George Matimbai, board president of relief organization WorldCOMP Kenya, recalls a day in 2015 when a certain woman came to one of WorldCOMP’s pop-up medical camps. The woman had been to many doctors and had tests run before, but still had absolutely no answers about what could be causing her symptoms, he explained.
After a few screenings at WorldCOMP’s medical camp, the doctors diagnosed her with cerebral cancer. She was immediately given free access to treatment and was able defeat her cancer.
“To her, that was a breakthrough. That sticks in my mind,” said Matimbai.
Matimbai is the WorldCOMP Kenya’s board president, and the “WorldCOMP Kenya Benefit Banquet,” held on Nov. 4 in Upper Gwinn, was his first time outside of Kenya. At the banquet, he explained that WorldCOMP’s medical camps were his dream.
After the death of his parents by disease, he was inspired to provide healthcare to those who desperately needed it in Kenya. Others, he learned, shared that dream.
“One doctor in particular I was talking to was saying, ‘it is so fulfilling to know that I can come see these patients and know that, when I diagnose them, they are going to go get for free the medication they need to be healed,’” said the Rev. Jeremiah Siers, a local pastor and WorldCOMP board member.
WorldCOMP Kenya CEO Osborne Obayo also spoke with gratitude about the way God is working in Kenya, stating, “Our focus has been on God, our trust has been in him, and he has never failed us for a minute”
Obayo relayed his thanks to the Lord, and those seated before him, for the success of WorldCOMP’s projects in Kenya. The guests were primarily board members and friends of the organization.
WoldCOMP has snowballed in the best way possible, explained Corbett Stubbert, a board member who has been to Kenya twice with WorldCOMP.
“We started with just a few kids, in the slums in Kibera and Nairobi, and now we’re feeding over 700 kids a couple meals a day,” he said.
The organization has been successful since it got off the ground 12 years ago; it has worked to provide free education to ‘slum kids’ in Kenya, start feeding programs for hundreds of kids, provide support to widows, build orphanages and more.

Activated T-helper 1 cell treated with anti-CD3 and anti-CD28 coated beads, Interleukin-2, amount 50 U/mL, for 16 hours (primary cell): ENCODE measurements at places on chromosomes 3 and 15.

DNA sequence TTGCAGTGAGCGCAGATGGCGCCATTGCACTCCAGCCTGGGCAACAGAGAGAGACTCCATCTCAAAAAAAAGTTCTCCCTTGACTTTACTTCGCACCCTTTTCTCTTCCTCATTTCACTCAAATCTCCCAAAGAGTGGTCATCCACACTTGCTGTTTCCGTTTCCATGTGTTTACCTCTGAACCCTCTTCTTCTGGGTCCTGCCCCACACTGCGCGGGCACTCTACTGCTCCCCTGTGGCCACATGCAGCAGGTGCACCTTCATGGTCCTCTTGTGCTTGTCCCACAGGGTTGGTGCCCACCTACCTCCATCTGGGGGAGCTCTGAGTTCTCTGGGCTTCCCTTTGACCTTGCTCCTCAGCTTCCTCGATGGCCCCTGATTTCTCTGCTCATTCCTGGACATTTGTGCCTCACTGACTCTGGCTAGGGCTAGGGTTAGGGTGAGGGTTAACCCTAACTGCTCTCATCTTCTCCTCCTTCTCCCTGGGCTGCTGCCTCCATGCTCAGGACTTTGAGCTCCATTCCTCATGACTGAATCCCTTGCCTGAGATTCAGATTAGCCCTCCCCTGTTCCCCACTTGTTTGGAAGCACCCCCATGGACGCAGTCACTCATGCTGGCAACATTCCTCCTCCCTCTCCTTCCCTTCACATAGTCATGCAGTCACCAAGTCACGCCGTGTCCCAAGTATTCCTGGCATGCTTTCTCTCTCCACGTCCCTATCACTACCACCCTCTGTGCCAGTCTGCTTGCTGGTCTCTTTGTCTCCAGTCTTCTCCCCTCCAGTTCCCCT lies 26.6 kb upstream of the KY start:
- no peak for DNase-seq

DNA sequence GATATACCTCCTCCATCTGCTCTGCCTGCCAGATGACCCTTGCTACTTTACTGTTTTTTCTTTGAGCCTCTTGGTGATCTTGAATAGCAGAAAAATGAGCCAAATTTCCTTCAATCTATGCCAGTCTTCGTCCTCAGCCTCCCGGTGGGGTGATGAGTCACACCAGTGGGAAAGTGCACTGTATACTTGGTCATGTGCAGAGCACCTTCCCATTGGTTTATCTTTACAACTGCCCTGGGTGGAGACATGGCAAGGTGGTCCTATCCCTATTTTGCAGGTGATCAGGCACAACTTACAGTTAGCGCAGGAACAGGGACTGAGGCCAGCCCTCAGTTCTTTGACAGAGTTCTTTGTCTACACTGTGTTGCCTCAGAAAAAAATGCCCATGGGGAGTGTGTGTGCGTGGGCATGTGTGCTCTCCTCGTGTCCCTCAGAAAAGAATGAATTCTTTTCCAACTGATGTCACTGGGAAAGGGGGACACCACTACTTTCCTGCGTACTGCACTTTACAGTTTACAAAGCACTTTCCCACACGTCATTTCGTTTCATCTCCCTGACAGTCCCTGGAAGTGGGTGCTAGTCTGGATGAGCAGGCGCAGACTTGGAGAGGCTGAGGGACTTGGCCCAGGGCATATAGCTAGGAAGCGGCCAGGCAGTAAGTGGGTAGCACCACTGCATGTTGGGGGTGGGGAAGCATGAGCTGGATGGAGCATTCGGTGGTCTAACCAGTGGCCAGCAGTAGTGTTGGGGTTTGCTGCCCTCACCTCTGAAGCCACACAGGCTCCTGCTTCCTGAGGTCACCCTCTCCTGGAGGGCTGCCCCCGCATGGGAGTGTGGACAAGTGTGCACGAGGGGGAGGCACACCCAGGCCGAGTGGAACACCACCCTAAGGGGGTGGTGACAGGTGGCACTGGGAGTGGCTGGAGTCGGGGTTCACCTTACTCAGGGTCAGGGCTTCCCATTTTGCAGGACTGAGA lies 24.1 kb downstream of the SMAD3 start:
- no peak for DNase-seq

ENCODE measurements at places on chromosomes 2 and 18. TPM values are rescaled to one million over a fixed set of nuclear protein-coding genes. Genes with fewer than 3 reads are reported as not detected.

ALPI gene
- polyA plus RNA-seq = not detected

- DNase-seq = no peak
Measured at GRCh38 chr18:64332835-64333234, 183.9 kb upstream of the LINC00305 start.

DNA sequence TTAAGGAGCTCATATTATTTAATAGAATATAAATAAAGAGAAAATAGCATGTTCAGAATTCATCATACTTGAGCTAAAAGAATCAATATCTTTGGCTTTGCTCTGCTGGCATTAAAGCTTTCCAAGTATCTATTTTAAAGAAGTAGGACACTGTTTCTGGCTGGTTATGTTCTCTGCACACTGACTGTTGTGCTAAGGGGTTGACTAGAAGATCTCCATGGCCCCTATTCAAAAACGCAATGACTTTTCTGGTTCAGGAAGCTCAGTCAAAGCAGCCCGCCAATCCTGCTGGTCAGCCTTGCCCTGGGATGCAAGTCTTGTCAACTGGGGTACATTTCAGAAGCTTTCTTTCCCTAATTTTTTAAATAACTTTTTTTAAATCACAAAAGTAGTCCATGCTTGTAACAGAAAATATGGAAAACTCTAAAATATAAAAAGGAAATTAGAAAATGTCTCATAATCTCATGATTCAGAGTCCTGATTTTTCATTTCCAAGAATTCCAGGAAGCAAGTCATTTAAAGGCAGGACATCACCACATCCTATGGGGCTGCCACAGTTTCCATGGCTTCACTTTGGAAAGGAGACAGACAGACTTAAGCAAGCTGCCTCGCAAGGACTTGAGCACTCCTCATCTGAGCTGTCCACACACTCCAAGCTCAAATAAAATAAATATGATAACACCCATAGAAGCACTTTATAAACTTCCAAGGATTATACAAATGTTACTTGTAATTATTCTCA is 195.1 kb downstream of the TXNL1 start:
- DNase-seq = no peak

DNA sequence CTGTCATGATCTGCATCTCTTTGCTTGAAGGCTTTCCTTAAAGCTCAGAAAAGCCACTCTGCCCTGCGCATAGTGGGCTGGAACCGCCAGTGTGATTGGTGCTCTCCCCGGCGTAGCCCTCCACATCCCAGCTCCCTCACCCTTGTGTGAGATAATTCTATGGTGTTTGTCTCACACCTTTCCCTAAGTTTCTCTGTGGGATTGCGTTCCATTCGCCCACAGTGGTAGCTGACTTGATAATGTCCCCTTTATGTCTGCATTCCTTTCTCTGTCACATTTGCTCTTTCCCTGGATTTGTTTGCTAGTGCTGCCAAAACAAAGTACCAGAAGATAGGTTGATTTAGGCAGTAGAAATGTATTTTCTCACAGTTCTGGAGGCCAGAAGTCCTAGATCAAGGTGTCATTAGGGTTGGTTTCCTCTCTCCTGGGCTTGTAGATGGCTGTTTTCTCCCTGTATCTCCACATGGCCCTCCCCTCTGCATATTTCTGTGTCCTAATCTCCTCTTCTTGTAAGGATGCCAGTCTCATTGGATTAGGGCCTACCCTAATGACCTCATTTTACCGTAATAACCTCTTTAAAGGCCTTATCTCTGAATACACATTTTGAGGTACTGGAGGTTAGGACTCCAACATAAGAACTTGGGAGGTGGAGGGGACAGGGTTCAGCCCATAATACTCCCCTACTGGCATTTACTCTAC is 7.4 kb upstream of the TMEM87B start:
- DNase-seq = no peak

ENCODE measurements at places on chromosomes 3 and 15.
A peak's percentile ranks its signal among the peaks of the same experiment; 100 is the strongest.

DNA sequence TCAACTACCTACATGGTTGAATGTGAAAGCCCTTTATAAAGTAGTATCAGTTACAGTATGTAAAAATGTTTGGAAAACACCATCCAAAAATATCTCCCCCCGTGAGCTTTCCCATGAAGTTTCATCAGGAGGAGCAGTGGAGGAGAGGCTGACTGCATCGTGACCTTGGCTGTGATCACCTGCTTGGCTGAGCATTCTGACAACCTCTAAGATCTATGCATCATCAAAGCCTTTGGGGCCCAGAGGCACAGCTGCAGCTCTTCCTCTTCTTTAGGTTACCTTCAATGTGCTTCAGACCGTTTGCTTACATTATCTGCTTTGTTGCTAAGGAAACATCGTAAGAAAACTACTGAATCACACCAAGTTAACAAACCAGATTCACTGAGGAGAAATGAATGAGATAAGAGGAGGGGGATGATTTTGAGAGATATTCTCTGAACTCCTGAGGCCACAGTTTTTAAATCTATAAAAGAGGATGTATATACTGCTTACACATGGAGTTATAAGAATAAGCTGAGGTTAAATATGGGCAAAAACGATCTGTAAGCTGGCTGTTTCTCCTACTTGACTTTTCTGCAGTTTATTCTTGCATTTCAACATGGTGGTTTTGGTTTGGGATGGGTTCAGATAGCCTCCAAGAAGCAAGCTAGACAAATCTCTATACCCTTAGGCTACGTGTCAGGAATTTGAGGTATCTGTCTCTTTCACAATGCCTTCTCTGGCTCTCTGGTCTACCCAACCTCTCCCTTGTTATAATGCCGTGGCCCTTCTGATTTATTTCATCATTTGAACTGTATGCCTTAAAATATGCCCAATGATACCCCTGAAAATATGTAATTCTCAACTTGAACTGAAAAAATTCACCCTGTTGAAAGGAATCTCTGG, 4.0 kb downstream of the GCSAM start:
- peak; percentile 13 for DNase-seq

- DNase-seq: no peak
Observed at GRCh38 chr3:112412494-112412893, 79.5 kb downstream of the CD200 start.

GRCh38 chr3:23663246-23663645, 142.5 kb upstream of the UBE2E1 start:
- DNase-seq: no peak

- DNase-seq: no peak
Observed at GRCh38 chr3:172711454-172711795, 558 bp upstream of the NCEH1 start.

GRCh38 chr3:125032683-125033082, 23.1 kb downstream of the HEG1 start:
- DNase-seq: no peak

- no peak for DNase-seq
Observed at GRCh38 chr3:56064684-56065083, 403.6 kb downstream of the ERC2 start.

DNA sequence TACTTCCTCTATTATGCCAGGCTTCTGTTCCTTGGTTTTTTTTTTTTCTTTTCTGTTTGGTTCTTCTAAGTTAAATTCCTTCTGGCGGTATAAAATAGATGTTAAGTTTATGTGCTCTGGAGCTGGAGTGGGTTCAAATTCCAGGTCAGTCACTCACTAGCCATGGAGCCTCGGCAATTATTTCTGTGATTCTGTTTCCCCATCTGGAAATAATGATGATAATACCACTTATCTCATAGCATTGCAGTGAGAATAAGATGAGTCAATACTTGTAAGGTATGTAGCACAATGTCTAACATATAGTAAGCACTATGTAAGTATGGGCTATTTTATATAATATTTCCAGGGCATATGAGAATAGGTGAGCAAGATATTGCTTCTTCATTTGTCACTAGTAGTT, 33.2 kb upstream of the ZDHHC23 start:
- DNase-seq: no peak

“WorldCOMP is about helping somebody make it. It is about saving a life and not just saving a life. It is about the call of God,” Matimbai added.
The hundreds of children that WorldCOMP works with are receiving meals and homes due to the generosity of the organization’s workers, sponsors and donors.
Richard McNair, another WorldCOMP board member, updated the audience on the progress of their newest project: a new Home of Grace Children’s Home. It has taken almost two years of daily work thus far to build the large home, because the government will not allow the team to use any power tools in the interest of providing jobs to more Kenyans.
McNair and his wife, Valerie, have been to Kenya several times, and are referred to as “Papa Richard” and “Mama Valerie” by many of the people there.
“My wife and I will tell you that we have been tricked by the Lord on many occasions,” McNair continued with a laugh.
There have been many projects, such as the 60,000 square foot Home of Grace Children’s Home, that have seemed far too big only to somehow come to fruition by what can only be explained as the provision of the Lord, he explained.
Former schoolteacher and current nonpartisan member of the King County Council Kathy Lambert has taken many trips with WorldCOMP, and she told powerful stories of her experiences with the Kenyans she met who live “so close to God.” She emphasized her gratitude for every donation, gift, sponsor and volunteer, and stressed how much they mattered to the people
WorldCOMP works to serve.
“When you meet these people, you become part of their family. You become part of their heart, and you can go home, but you never leave,” she said.